GC-124 Erik (Trek) Utrecht | How to Take a Class and What to Expect
No matter which role you may fill in a firearms training class, this episode is valuable to students and instructors alike. Today’s guest is Erik Utrecht from Michigan Defensive Firearms Institute and between the two of us, we cover all kinds of issues pertaining to firearms training.
If You Are a Student
Listen up and learn about what you should look for when you’re trying to find the right training for you. Furthermore, take some tips on how to prepare before class and what kind of mindset to bring to the occasion. Also, be aware that you as a student can provide a benefit to the instructor at the same as he/she helps you improve your firearm skills. By applying the principles discussed in this podcast, you’re likely to maximize your firearms training class take-aways.
If You Are a Firearms Training Instructor
This episode covers issues like how to balance mission and responsibility for the people in your care, instruction methods, and the benefits of fluid feedback — both the kind that you give to your students and the kind that your students give to you.
Here’s Gunfighter Cast episode GC-124. Today we’re talking with Erik Utrecht from Michigan Defensive Firearms Institute about what a student should expect when taking any firearms training class, etiquette, the safety perspective and how to get the most out of your class.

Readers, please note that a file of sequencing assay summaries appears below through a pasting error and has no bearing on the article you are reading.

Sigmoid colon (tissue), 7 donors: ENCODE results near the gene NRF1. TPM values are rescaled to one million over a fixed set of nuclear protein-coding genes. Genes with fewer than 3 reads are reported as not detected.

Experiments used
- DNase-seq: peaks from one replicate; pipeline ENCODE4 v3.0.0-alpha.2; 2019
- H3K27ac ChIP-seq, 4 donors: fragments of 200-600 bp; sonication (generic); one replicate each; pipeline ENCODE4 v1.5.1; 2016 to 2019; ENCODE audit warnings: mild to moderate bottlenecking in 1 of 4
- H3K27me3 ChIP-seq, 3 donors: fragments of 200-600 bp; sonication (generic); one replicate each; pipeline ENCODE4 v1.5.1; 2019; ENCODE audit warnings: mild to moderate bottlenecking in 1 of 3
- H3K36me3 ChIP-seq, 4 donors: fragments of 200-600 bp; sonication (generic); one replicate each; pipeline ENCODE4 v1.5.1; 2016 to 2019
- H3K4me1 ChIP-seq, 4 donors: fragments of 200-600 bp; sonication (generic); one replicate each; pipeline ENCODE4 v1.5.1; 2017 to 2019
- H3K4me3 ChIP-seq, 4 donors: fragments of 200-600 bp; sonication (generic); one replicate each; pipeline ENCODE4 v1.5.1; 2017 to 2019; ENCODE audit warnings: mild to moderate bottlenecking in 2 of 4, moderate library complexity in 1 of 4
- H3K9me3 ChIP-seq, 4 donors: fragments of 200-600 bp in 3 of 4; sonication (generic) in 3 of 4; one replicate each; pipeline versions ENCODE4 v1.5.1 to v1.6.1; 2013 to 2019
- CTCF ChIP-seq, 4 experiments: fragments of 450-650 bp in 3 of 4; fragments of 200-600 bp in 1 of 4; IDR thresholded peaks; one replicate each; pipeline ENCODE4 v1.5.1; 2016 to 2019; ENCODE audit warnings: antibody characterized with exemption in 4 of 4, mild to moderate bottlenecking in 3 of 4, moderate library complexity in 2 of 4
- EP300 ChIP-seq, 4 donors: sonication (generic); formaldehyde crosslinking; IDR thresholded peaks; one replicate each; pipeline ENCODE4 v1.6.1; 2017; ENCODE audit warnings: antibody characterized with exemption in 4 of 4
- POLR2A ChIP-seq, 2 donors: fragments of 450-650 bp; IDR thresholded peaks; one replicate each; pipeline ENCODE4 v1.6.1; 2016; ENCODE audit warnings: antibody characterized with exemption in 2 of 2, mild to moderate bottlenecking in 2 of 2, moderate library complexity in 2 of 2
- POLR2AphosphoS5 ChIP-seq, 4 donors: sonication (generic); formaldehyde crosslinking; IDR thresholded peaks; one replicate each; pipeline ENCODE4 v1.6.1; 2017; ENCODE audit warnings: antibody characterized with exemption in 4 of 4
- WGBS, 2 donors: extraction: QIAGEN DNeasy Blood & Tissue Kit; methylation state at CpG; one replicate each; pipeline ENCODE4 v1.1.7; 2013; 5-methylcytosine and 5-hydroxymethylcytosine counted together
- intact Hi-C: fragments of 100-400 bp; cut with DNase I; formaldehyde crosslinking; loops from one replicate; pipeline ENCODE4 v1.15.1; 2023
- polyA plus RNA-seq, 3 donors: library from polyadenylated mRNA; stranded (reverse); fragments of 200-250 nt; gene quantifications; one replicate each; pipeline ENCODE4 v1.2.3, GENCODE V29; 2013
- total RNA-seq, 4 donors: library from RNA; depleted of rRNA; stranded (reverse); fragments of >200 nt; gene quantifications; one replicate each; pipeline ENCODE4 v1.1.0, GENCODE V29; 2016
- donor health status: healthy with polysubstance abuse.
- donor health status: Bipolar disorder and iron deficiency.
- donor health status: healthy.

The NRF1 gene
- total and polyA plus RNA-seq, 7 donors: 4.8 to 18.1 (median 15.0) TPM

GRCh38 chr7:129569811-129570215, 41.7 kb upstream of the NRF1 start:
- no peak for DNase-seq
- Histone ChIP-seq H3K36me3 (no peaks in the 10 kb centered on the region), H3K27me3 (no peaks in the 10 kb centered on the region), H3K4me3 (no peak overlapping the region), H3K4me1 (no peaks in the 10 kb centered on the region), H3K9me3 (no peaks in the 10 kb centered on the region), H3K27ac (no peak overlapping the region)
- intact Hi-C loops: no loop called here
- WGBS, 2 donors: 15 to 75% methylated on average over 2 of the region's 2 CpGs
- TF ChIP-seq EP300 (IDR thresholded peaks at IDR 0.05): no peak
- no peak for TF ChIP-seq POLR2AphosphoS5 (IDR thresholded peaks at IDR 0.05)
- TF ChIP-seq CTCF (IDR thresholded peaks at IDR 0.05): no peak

Erik “Trek” Utrecht/MDFI | Listen Now
This podcast was originally published in January of 2017.
Host: Daniel Shaw
Guest: Erik Ultrecht
Introduction/Timeline: Stephanie Kimmell
Firearms Training Class
What to Look For and How to Approach It.
2:46 What happens at a quality firearms training class?
3:36 How do you decide which class to take?
• Decide which kind of class you’re looking for: Handgun, Less-Lethal, Rifle, Shotgun, Low-Light, etc.
•Read the curriculum and decide which class you want.
•Before you register, look at the gear list to make sure you’ll be able to show up prepared for the class.
•Make sure you meet the prerequisites for that class.
5:45 What happens when you show up to the class?
• Prerequisite check
• Gear shakedown
•Detailed medical briefing — note Trek’s story about negligent discharge
7:56 Is the medical briefing really that important?
•What does a bad emergency medical plan look like? Planning to drive to the ER and saying the guy shot himself ain’t gonna cut it.